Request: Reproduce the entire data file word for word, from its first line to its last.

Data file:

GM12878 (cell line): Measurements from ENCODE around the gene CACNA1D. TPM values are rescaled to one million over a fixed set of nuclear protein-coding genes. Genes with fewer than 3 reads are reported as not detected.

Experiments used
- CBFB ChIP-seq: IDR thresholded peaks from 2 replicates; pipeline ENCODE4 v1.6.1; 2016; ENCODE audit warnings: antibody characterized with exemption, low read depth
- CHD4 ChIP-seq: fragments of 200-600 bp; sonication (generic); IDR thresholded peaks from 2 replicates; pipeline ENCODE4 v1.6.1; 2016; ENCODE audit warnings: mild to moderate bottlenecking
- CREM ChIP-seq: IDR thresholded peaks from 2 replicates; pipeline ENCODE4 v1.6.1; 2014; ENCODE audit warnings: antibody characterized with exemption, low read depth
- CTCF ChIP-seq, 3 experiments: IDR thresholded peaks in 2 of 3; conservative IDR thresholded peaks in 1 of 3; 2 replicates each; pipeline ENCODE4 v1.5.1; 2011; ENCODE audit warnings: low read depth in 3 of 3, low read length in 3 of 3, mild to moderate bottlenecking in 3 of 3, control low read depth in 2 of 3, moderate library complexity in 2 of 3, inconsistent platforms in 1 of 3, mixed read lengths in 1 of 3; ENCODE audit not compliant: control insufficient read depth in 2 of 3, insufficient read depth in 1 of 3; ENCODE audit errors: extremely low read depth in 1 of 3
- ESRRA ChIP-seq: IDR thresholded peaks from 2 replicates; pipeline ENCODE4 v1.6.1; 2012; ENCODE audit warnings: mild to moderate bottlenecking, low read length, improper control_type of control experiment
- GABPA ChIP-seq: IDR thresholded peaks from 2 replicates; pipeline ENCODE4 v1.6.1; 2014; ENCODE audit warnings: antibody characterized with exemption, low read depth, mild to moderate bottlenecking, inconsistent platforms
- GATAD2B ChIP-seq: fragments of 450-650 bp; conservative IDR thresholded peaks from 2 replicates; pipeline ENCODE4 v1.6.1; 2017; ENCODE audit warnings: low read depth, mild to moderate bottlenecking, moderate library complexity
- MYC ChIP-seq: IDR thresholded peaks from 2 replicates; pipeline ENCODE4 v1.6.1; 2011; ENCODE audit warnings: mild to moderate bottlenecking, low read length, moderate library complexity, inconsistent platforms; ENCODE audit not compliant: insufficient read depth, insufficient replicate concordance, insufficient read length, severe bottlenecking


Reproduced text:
GM12878 (cell line): Measurements from ENCODE around the gene CACNA1D. TPM values are rescaled to one million over a fixed set of nuclear protein-coding genes. Genes with fewer than 3 reads are reported as not detected.

Experiments used
- CBFB ChIP-seq: IDR thresholded peaks from 2 replicates; pipeline ENCODE4 v1.6.1; 2016; ENCODE audit warnings: antibody characterized with exemption, low read depth
- CHD4 ChIP-seq: fragments of 200-600 bp; sonication (generic); IDR thresholded peaks from 2 replicates; pipeline ENCODE4 v1.6.1; 2016; ENCODE audit warnings: mild to moderate bottlenecking
- CREM ChIP-seq: IDR thresholded peaks from 2 replicates; pipeline ENCODE4 v1.6.1; 2014; ENCODE audit warnings: antibody characterized with exemption, low read depth
- CTCF ChIP-seq, 3 experiments: IDR thresholded peaks in 2 of 3; conservative IDR thresholded peaks in 1 of 3; 2 replicates each; pipeline ENCODE4 v1.5.1; 2011; ENCODE audit warnings: low read depth in 3 of 3, low read length in 3 of 3, mild to moderate bottlenecking in 3 of 3, control low read depth in 2 of 3, moderate library complexity in 2 of 3, inconsistent platforms in 1 of 3, mixed read lengths in 1 of 3; ENCODE audit not compliant: control insufficient read depth in 2 of 3, insufficient read depth in 1 of 3; ENCODE audit errors: extremely low read depth in 1 of 3
- ESRRA ChIP-seq: IDR thresholded peaks from 2 replicates; pipeline ENCODE4 v1.6.1; 2012; ENCODE audit warnings: mild to moderate bottlenecking, low read length, improper control_type of control experiment
- GABPA ChIP-seq: IDR thresholded peaks from 2 replicates; pipeline ENCODE4 v1.6.1; 2014; ENCODE audit warnings: antibody characterized with exemption, low read depth, mild to moderate bottlenecking, inconsistent platforms
- GATAD2B ChIP-seq: fragments of 450-650 bp; conservative IDR thresholded peaks from 2 replicates; pipeline ENCODE4 v1.6.1; 2017; ENCODE audit warnings: low read depth, mild to moderate bottlenecking, moderate library complexity
- MYC ChIP-seq: IDR thresholded peaks from 2 replicates; pipeline ENCODE4 v1.6.1; 2011; ENCODE audit warnings: mild to moderate bottlenecking, low read length, moderate library complexity, inconsistent platforms; ENCODE audit not compliant: insufficient read depth, insufficient replicate concordance, insufficient read length, severe bottlenecking